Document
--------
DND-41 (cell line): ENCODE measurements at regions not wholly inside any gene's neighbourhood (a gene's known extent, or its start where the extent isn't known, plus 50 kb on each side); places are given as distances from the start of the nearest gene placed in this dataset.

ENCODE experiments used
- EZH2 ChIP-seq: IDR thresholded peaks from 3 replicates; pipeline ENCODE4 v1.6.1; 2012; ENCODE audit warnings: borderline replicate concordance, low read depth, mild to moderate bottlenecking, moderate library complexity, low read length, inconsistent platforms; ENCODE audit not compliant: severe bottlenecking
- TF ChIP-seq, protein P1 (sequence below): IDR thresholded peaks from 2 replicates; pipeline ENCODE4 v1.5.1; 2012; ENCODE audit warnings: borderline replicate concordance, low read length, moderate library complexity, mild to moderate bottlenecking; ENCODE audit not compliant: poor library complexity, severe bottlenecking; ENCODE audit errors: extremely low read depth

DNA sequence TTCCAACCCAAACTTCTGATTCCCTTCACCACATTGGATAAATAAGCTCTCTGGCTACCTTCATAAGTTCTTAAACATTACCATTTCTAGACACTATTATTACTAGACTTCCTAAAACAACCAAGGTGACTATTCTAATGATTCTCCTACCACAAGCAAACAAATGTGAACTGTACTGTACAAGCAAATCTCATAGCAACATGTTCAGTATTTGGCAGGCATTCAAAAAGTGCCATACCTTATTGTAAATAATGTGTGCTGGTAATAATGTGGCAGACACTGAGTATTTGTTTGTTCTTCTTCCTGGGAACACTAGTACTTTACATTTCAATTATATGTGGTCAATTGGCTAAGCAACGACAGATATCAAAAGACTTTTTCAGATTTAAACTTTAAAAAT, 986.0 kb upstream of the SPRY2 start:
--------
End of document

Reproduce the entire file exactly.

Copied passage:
DND-41 (cell line): ENCODE measurements at regions not wholly inside any gene's neighbourhood (a gene's known extent, or its start where the extent isn't known, plus 50 kb on each side); places are given as distances from the start of the nearest gene placed in this dataset.

ENCODE experiments used
- EZH2 ChIP-seq: IDR thresholded peaks from 3 replicates; pipeline ENCODE4 v1.6.1; 2012; ENCODE audit warnings: borderline replicate concordance, low read depth, mild to moderate bottlenecking, moderate library complexity, low read length, inconsistent platforms; ENCODE audit not compliant: severe bottlenecking
- TF ChIP-seq, protein P1 (sequence below): IDR thresholded peaks from 2 replicates; pipeline ENCODE4 v1.5.1; 2012; ENCODE audit warnings: borderline replicate concordance, low read length, moderate library complexity, mild to moderate bottlenecking; ENCODE audit not compliant: poor library complexity, severe bottlenecking; ENCODE audit errors: extremely low read depth

DNA sequence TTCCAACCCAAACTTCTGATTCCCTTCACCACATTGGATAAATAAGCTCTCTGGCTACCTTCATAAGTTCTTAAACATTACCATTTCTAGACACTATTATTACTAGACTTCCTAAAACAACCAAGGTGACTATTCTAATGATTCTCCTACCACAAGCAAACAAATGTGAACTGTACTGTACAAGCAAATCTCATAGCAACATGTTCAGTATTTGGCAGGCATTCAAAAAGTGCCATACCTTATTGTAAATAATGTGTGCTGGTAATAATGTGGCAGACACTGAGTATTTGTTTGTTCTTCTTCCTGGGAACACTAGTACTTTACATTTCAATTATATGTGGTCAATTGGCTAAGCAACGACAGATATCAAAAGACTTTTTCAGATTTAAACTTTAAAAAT, 986.0 kb upstream of the SPRY2 start: